Japhet, in Search of a Father eBook

This eBook from the Gutenberg Project consists of approximately 546 pages of information about Japhet, in Search of a Father.

“Miss Judd will come directly, sir,” said a tall, meagre, puritanical-looking maid, shutting the door upon me.  In a few minutes, during which my pulse beat quick (for I could not but expect some disclosure; whether it was to be one of love or murder, I hardly knew which), Miss Aramathea Judd, for such was her christian name, made her appearance, and sitting down on the sofa, requested me to take a seat by her.

“Mr Newland,” said she, “I wish to—­and I think I can entrust you with a secret most important to me.  Why I am obliged to do it, you will perfectly comprehend when you have heard my story.  Tell me, are you attached to me?”

This was a home question to a forward lad of sixteen.  I took her by the hand, and when I looked down on it, I felt as if I was.  I looked up into her face, and felt that I was not.  And, as I now was close to her, I perceived that she must have some aromatic drug in her mouth, as it smelt strongly—­this gave me the supposition that the breath which drew such melodious tones, was not equally sweet, and I felt a certain increased degree of disgust.

“I am very grateful, Miss Judd,” replied I; “I hope I shall prove that I am attached when you confide in me.”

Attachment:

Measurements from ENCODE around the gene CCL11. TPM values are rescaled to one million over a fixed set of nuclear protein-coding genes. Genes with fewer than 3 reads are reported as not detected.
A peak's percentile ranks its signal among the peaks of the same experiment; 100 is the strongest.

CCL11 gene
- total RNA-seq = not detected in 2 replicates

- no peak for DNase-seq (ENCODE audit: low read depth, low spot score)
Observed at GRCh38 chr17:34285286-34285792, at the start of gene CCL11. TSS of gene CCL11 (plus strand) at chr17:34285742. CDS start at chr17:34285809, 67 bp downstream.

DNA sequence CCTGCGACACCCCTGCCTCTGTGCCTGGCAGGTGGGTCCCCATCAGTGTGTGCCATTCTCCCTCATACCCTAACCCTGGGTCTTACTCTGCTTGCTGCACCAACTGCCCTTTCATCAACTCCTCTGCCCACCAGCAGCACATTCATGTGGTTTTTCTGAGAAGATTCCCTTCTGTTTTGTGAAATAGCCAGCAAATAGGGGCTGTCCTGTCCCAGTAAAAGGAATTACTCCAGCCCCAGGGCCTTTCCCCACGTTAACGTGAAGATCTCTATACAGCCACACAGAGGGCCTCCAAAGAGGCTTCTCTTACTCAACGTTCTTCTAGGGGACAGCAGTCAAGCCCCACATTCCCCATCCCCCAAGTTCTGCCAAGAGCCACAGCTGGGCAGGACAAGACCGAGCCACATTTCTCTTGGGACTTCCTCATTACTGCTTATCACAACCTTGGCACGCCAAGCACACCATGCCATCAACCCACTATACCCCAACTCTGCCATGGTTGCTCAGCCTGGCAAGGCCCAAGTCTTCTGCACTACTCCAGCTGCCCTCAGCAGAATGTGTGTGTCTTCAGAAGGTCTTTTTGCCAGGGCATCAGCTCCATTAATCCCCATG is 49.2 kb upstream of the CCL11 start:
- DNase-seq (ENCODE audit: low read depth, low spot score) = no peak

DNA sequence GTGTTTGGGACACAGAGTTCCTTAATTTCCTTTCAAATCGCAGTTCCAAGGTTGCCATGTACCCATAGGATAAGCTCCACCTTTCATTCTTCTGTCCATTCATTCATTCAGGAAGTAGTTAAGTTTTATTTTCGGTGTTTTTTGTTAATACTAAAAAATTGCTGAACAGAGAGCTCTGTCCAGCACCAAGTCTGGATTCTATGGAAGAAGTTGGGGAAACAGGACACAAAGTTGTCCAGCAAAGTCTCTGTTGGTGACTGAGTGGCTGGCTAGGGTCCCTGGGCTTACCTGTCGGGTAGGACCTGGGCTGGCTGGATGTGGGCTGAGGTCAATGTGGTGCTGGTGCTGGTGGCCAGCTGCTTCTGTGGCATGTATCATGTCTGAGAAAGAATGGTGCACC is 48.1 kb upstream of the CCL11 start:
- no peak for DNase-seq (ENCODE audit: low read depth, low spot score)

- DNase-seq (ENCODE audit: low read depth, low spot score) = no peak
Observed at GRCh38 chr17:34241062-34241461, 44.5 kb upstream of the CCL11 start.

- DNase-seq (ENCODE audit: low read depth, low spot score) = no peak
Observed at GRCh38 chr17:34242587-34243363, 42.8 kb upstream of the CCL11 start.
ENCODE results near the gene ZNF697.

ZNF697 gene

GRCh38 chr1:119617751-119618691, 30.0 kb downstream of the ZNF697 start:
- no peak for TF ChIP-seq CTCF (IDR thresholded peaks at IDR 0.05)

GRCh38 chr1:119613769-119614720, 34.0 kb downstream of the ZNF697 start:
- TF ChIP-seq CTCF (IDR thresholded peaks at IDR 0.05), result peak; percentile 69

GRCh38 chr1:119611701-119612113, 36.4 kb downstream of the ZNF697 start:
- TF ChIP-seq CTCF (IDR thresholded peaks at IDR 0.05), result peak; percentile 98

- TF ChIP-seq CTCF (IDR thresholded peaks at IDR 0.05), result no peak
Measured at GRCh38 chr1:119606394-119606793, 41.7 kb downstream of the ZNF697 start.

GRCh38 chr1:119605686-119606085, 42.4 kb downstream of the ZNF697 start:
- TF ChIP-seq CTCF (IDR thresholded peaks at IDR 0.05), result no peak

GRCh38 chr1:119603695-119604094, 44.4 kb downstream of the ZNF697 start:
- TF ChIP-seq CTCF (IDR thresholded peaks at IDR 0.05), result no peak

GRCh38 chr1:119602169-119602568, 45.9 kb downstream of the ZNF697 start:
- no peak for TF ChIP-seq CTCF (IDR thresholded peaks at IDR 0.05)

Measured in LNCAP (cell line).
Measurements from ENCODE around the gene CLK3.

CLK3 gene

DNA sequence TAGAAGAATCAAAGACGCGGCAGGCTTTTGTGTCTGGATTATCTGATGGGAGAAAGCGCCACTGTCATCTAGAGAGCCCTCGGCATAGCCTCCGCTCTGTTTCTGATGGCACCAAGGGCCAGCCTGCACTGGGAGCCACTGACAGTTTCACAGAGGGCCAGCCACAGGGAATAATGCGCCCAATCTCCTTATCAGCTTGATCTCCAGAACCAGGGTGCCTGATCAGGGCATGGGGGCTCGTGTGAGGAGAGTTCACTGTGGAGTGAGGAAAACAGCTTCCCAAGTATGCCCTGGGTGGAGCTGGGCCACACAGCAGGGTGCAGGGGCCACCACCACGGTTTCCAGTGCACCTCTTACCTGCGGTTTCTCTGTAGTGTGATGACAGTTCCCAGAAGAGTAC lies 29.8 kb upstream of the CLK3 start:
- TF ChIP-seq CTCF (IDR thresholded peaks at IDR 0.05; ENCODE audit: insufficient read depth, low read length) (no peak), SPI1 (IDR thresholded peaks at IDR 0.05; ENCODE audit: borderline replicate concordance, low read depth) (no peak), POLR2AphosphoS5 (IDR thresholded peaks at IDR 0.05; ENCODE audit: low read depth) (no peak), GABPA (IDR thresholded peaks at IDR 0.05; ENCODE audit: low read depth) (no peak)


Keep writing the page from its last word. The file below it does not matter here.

“Swear then, by all that’s sacred, you will not reveal what I do confide.”

“By all that’s sacred I will not,” replied I, kissing her hand with more fervour than I expected from myself.

“Do me then the favour to excuse me one minute.”

She left the room, and in a very short time, there returned, in the same dress, and, in every other point the same person, but with a young and lively face of not more, apparently, than twenty-two or twenty-three years old.  I started as if I had seen an apparation.  “Yes,” said she, smiling, “you now see Aramathea Judd without disguise; and you are the first who has seen that face for more than two years.  Before I proceed further, again I say, may I trust you—­swear!”

“I do swear,” replied I, and took her hand for the book, which this time I kissed with pleasure, over and over again.  Like a young jackass as I was, I still retained her hand, throwing as much persuasion as I possibly could in my eyes.  In fact, I did enough to have softened the hearts of three bonnet-makers.  I began to feel most dreadfully in love, and thought of marriage, and making my fortune, and I don’t know what; but all this was put an end to by one simple short sentence, delivered in a very decided but soft voice, “Japhet, don’t be silly.”

I was crushed, and all my hopes crushed with me.  I dropped her hand, and sat like a fool.

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Japhet, in Search of a Father from Project Gutenberg. Public domain.
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